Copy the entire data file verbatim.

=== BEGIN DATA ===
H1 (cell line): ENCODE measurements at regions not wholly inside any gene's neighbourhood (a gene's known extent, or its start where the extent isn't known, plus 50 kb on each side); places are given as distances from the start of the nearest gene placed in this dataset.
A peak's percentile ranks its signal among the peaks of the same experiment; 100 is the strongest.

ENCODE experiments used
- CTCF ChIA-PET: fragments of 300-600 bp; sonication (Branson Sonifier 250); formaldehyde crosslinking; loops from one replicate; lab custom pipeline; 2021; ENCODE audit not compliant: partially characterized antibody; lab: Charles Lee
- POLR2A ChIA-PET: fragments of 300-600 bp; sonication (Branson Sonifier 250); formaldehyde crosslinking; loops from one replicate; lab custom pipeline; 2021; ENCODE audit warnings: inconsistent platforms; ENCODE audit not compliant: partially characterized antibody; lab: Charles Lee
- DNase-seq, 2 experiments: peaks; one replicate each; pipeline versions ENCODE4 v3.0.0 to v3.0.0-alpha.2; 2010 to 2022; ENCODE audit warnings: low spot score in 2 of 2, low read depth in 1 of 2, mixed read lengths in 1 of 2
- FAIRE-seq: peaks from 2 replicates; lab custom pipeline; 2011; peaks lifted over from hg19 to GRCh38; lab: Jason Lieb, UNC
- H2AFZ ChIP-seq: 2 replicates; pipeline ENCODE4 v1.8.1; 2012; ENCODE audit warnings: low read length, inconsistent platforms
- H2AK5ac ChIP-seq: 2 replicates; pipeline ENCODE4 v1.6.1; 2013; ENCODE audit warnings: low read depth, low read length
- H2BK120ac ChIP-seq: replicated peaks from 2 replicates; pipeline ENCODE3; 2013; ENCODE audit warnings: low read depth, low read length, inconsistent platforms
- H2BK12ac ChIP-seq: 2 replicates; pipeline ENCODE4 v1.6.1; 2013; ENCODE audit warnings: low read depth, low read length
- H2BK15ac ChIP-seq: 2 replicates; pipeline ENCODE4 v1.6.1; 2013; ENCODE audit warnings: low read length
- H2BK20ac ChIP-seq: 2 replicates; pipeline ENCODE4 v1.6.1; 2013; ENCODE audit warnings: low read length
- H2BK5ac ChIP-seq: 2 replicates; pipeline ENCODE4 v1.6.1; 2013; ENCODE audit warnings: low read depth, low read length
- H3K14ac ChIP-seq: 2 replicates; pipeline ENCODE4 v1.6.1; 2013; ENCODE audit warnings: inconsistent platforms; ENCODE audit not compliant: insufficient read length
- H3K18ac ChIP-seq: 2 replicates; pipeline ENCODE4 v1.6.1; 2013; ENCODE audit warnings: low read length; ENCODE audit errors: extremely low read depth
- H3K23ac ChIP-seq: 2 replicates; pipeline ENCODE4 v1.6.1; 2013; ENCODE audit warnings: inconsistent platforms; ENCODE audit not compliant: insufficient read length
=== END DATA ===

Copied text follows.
H1 (cell line): ENCODE measurements at regions not wholly inside any gene's neighbourhood (a gene's known extent, or its start where the extent isn't known, plus 50 kb on each side); places are given as distances from the start of the nearest gene placed in this dataset.
A peak's percentile ranks its signal among the peaks of the same experiment; 100 is the strongest.

ENCODE experiments used
- CTCF ChIA-PET: fragments of 300-600 bp; sonication (Branson Sonifier 250); formaldehyde crosslinking; loops from one replicate; lab custom pipeline; 2021; ENCODE audit not compliant: partially characterized antibody; lab: Charles Lee
- POLR2A ChIA-PET: fragments of 300-600 bp; sonication (Branson Sonifier 250); formaldehyde crosslinking; loops from one replicate; lab custom pipeline; 2021; ENCODE audit warnings: inconsistent platforms; ENCODE audit not compliant: partially characterized antibody; lab: Charles Lee
- DNase-seq, 2 experiments: peaks; one replicate each; pipeline versions ENCODE4 v3.0.0 to v3.0.0-alpha.2; 2010 to 2022; ENCODE audit warnings: low spot score in 2 of 2, low read depth in 1 of 2, mixed read lengths in 1 of 2
- FAIRE-seq: peaks from 2 replicates; lab custom pipeline; 2011; peaks lifted over from hg19 to GRCh38; lab: Jason Lieb, UNC
- H2AFZ ChIP-seq: 2 replicates; pipeline ENCODE4 v1.8.1; 2012; ENCODE audit warnings: low read length, inconsistent platforms
- H2AK5ac ChIP-seq: 2 replicates; pipeline ENCODE4 v1.6.1; 2013; ENCODE audit warnings: low read depth, low read length
- H2BK120ac ChIP-seq: replicated peaks from 2 replicates; pipeline ENCODE3; 2013; ENCODE audit warnings: low read depth, low read length, inconsistent platforms
- H2BK12ac ChIP-seq: 2 replicates; pipeline ENCODE4 v1.6.1; 2013; ENCODE audit warnings: low read depth, low read length
- H2BK15ac ChIP-seq: 2 replicates; pipeline ENCODE4 v1.6.1; 2013; ENCODE audit warnings: low read length
- H2BK20ac ChIP-seq: 2 replicates; pipeline ENCODE4 v1.6.1; 2013; ENCODE audit warnings: low read length
- H2BK5ac ChIP-seq: 2 replicates; pipeline ENCODE4 v1.6.1; 2013; ENCODE audit warnings: low read depth, low read length
- H3K14ac ChIP-seq: 2 replicates; pipeline ENCODE4 v1.6.1; 2013; ENCODE audit warnings: inconsistent platforms; ENCODE audit not compliant: insufficient read length
- H3K18ac ChIP-seq: 2 replicates; pipeline ENCODE4 v1.6.1; 2013; ENCODE audit warnings: low read length; ENCODE audit errors: extremely low read depth
- H3K23ac ChIP-seq: 2 replicates; pipeline ENCODE4 v1.6.1; 2013; ENCODE audit warnings: inconsistent platforms; ENCODE audit not compliant: insufficient read length